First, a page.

Keep your ingredients fresh and wine chilled with a cooler. The 30QT Performance Cooler from Coleman has great insulation for long-lasting cooling performance and doubles up as both a seat and a side table with cup holders built-in. Coolboxes are much more effective when voids are filled with ice packs or ice cubes, which help to keep the internal temperature low for longer.   


Dine al-fresco in style

Enjoy a wonderful lunch in a shaded spot with beloved familed, good friends and comfortable furniture! Add foldable camping chairs and a fold-up camping table to your setup to take your dining experience to the next level. Most camping tables have lightweight aluminium frames and fold flat to take up very little room in the car boot.


Citronella candle

Keep the bugs away. Citronella candles emit a pleasant aroma that naturally repels flying insects so you can enjoy your meal in peace.


How to cook outdoors safely and responsibly

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Store foods safely: avoid cross-contamination and use a cooler for fresh ingredients that might spoil such as uncooked meat and dairy.

Never cook inside a tent: Cook in an open, well-ventilated area at least a few feet away from your tent.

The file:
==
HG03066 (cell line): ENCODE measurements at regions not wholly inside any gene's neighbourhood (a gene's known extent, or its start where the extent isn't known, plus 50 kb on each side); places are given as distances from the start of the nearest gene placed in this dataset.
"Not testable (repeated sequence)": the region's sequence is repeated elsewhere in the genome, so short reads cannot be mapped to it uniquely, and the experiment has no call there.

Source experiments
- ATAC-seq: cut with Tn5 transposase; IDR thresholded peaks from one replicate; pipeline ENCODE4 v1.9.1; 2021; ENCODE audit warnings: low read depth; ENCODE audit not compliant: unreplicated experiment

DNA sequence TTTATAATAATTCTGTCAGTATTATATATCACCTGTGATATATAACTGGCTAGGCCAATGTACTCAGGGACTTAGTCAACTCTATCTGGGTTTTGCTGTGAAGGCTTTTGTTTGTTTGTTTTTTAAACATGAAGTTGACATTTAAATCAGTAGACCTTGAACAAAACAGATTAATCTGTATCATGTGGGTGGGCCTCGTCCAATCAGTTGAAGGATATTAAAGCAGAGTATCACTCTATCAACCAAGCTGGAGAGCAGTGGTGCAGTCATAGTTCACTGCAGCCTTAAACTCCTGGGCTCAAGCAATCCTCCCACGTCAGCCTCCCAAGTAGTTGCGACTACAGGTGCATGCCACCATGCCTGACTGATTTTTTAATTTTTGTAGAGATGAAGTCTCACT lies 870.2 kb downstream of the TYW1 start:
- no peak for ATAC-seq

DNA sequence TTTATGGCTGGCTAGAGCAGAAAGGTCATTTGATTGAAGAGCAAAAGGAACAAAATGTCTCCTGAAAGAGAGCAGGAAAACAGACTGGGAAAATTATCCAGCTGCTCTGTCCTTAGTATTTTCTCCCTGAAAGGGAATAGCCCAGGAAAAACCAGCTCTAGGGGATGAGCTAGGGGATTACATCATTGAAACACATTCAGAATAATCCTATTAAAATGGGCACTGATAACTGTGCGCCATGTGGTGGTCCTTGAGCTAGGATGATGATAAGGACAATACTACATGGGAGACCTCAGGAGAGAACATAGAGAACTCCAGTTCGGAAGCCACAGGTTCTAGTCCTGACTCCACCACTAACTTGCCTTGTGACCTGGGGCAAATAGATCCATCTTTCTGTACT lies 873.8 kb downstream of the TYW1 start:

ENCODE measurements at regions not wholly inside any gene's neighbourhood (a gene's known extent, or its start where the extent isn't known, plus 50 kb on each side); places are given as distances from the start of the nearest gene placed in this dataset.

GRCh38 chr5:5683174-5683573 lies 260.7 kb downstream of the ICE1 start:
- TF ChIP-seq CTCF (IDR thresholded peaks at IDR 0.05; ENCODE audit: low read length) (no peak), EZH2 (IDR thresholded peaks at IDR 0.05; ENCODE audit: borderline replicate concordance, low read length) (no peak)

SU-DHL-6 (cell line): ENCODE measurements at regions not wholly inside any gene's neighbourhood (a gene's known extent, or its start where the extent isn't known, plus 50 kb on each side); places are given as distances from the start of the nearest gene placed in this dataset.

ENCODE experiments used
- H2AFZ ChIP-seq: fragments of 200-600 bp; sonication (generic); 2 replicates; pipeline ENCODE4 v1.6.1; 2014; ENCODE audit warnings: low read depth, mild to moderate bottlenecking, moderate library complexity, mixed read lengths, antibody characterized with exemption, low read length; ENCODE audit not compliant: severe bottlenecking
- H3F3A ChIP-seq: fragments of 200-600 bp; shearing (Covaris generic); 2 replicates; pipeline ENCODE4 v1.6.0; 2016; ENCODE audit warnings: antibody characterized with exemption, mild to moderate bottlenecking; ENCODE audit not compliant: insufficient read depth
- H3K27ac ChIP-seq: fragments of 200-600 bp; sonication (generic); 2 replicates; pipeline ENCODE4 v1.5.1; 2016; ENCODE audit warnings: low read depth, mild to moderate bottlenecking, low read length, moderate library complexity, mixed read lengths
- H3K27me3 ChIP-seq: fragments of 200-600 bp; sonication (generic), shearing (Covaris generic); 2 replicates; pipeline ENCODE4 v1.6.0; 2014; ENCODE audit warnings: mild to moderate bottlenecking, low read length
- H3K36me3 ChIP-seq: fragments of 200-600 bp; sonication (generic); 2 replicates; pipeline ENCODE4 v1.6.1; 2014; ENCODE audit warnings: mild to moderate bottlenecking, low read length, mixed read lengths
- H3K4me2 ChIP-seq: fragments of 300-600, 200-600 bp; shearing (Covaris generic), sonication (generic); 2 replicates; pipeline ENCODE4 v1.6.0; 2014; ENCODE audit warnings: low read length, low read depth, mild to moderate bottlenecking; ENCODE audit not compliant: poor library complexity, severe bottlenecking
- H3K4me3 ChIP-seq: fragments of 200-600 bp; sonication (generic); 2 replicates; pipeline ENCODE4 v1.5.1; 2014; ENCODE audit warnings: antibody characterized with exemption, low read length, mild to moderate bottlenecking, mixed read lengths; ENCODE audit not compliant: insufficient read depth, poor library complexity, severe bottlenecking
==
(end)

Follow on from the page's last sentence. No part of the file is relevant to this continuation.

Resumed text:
Set up your stove on a flat, even surface: Make sure the stove and gas are stable and there is no long grass or plants that could catch the flame.  

Check the gas is connected properly: Ensure the gas is screwed onto the thread of the stove properly.

Cook with a controlled flame: Make sure the flame doesn't pass the edge of the bottom of your pan. Use a windshield in strong winds to keep the flame steady and improve the performance and efficiency of your stove and gas.

Don't leave a lit stove unattended: Keep an eye on your stove to prevent overcooking and safety risks.

Wait for the stove to cool before handling it: This will prevent burns. It's a good idea to take a first aid kit with you on all outdoor pursuits in case of injury.

Leave no trace: Leave the area you cooked in the same or better condition than you found it, taking away all waste and any litter you spot from previous visitors. When washing up, don't dispose of greywater near any lakes, rivers or streams as this can cause contamination.

Don't overcook your pasta: Most importantly, only cook past until it is al-dente (slightly firm when bitten) like the Italians do.



Camping stove meal inspiration

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Check out these terrific camping stove recipes from two of the best outdoor cooks in the UK, Paul Robinson (The Yorkshire Gourmet) and Harrison Ward (Fell Foodie).

Adam is a lover of the outdoors who’s recently moved back to rural Lancashire after living in the urban confines of Leeds for the past few years. His favourite pastimes include cooking, playing countless sports to a barely acceptable standard and exploring the local countryside with his dog, Chip.

When the weather gets in the way, Adam can be found at home watching films & TV and listening to music. If he’s not there, he’ll be in the pub down the road.